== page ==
09.30.2010 0

Federal Spending Cuts Should Start With Capitol Hill

  • On: 10/15/2010 08:30:32
  • In: Fiscal Responsibility
  • By Rebekah Rast

    The nursery rhyme Humpty Dumpty ends with Humpty falling off a wall and breaking into so many pieces that it was impossible to put him back together again.

    Judging by the polls, it is reasonable to think that Republicans could take over the House majority in the upcoming elections. If they do, their task is a tall one, in which they would have to take a broken America and put it back together again. Only unlike the townspeople who gave up trying to put Humpty back together again, America cannot afford for the Republicans to give up or fail.

    Republicans released the 2010 agenda, A Pledge to America. Now it is important that they begin planning ways to trim federal spending and start the arduous task of fixing the country.

    One good place to start would be to have all of Congress turn around and look in the mirror. Yes, the legislative branch spending allocations have steadily increased since Democrats took over the House in 2007.

    The latest Republican Congress appropriated $3.07 billion for FY2007 for the Legislative Branch. The current Democrat Congress appropriated $4.7 billion for FY2010 for the Legislative Branch. That’s a 34 percent increase in just three years.

    As many American families are barely scraping by, spending as frugally as possible, Congress felt it necessary during the past few years to give itself more money to spend on things like office supplies, staff salaries and building remodels.

    “It is just more evidence showing how far out of touch Nancy Pelosi and Harry Reid are that they dramatically increased spending on themselves and their staffs while the rest of America is forced to cut back,” says Bill Wilson, president of Americans for Limited Government (ALG).

    While the legislative branch appropriations were being decided upon in 2009 for FY2010, not all agreed that an increase in funds was necessary at that time.

    Politico reported in 2009 that Sen. John McCain said, “The growth of expenditures particularly in these times is terrible.” Nevertheless, the appropriations passed and Capitol Hill received a nice raise.

    How else was the $4.7 billion allocated to the legislative branch spent this year? The Politico article went onto report that a $500,000 pilot program for Senators to send out postcards about their town hall meetings and $30,000 for receptions for foreign dignitaries was included in the funding. As well as an additional $50 million allocated to renovate the Cannon House Office Building.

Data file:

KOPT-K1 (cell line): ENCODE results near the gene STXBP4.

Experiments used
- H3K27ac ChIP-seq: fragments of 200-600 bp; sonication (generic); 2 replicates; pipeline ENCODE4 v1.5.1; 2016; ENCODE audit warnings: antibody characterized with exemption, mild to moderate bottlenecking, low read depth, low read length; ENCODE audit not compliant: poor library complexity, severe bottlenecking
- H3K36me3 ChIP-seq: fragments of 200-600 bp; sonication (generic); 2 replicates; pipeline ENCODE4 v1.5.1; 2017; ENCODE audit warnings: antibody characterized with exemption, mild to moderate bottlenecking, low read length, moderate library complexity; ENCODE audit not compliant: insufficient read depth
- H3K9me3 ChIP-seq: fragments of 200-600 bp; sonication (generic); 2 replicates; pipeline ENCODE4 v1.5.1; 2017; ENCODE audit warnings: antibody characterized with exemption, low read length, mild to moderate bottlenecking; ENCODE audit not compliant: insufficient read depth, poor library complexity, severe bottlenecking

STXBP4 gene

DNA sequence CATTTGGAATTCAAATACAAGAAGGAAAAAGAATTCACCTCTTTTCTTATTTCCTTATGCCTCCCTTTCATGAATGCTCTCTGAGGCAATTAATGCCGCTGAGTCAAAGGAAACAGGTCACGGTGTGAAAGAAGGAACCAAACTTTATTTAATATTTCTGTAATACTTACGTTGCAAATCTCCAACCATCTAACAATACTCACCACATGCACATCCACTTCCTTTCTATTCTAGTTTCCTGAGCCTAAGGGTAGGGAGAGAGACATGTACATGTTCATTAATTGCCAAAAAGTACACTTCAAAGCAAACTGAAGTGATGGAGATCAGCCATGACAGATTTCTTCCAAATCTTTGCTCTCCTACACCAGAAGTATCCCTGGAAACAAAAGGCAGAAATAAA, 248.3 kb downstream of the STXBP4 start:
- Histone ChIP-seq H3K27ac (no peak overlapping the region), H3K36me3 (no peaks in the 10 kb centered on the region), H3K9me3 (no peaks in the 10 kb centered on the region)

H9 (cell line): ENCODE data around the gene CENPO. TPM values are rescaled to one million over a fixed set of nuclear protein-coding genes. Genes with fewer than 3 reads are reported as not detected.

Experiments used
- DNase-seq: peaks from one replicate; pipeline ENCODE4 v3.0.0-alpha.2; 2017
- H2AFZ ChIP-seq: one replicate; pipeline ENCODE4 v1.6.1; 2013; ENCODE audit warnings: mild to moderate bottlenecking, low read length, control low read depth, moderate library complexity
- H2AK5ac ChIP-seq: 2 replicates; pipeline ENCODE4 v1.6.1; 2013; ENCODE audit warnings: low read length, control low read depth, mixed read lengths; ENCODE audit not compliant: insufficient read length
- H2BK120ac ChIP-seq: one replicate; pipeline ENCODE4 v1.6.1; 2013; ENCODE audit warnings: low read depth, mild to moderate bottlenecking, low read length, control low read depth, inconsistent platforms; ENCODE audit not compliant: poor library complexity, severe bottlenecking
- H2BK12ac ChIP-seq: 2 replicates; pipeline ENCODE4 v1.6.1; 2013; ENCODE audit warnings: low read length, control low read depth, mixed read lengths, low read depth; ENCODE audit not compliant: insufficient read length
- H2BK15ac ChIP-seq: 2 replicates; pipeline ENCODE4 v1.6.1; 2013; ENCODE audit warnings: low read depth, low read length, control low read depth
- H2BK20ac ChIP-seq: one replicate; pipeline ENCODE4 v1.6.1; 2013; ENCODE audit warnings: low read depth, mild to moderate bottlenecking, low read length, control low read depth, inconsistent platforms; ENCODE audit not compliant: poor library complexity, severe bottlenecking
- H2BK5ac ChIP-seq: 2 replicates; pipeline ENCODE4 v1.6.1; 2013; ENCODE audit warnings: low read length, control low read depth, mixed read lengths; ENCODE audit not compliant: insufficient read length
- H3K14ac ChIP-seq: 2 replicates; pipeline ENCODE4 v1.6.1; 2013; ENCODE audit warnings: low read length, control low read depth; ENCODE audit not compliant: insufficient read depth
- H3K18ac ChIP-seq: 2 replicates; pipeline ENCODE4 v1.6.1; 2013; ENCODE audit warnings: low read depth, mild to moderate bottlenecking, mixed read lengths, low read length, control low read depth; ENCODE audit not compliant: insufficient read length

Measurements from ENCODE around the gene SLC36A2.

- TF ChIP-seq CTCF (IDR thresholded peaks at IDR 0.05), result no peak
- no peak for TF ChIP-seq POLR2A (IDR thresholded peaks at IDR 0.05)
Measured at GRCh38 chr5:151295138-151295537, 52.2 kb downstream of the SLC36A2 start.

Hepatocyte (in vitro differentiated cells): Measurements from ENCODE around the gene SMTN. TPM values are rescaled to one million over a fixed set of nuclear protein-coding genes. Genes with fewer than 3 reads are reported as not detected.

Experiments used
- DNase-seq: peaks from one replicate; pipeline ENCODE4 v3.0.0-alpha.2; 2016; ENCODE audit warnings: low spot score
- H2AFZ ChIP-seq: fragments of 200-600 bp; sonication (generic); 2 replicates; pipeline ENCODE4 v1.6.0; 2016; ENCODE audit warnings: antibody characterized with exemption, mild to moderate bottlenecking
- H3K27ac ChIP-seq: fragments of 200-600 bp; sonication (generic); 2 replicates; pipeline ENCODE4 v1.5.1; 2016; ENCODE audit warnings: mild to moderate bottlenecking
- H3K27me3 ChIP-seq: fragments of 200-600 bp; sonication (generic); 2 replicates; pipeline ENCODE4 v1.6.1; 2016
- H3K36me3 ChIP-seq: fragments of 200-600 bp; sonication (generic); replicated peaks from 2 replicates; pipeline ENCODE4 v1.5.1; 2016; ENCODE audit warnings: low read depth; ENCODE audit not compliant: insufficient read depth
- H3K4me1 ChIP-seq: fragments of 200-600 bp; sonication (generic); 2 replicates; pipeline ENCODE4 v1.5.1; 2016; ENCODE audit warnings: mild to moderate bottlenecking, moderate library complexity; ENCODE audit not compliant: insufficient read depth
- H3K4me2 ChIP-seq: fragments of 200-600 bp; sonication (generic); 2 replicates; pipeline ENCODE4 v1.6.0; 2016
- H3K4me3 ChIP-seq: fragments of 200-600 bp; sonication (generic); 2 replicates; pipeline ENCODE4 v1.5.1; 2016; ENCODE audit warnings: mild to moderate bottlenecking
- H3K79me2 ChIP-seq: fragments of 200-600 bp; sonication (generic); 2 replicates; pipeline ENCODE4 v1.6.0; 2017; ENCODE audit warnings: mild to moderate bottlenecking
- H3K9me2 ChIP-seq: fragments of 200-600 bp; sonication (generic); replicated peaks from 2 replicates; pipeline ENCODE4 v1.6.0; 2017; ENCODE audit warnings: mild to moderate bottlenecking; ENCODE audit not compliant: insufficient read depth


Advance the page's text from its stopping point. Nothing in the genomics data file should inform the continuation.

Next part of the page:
Those who supported the appropriations claim that the increases were modest and weren’t even the full amount the President had initially asked for. A Hill article reports Debbie Wasserman Schultz (D-Fla.), a member of the Committee on Appropriations and Chairwoman of the Legislative Branch Subcommittee, said, “This bill reflects an acknowledgment that the legislative branch must set itself as an example for fiscal constraint while continuing to serve the nation.”

    I don’t think the American people bought it as a good example to follow, especially for fiscal restraint. Spending less than what the White House requested isn’t much of an accomplishment given its current spending record and debt tab.

    The year ahead doesn’t look much better. For Fiscal Year 2011, approximately $5.12 billion was requested for legislative branch operations. This is an increase of 10 percent over the FY2010 level of $4.656 billion.

    Though, in a rush to hit the campaign trail, Congress has yet to pass the appropriations bill for the legislative branch, along with most the appropriations bills for other government departments in need of a budget for 2011.

    Instead, a Continuing Resolution (CR) was put into place to keep the government from shutting down by allowing all departments to keep functioning at their current budget levels. However, the CR runs out in December, meaning Congress will revisit all appropriations bills during a lame-duck session.

    Another 10 percent increase for the legislative branch is not the answer to fixing America’s problems. Though still in the minority during the lame-duck session, hopefully Republicans will be taking copious notes on what not to do for the following years ahead.

    Republican leadership gave no response when asked to comment about whether or not they would be willing to cut, or at least freeze, the legislative branch budget.

    Federal spending has got to be cut down and it has to start somewhere. If Congress really wants to set a good example for its constituents, then it should make significant cuts to its own budget. Elected officials can’t empathize with their voters by placing themselves on a pedestal where the issues facing the rest of the country can’t reach them.

    If Republicans do take the majority in the upcoming elections, they have their work cut out for them. Unlike a funny child’s nursery rhyme, America needs to be put back together again and Congress cannot fail.

    Rebekah Rast is a contributing editor to the Americans for Limited Government (ALG) News Bureau.

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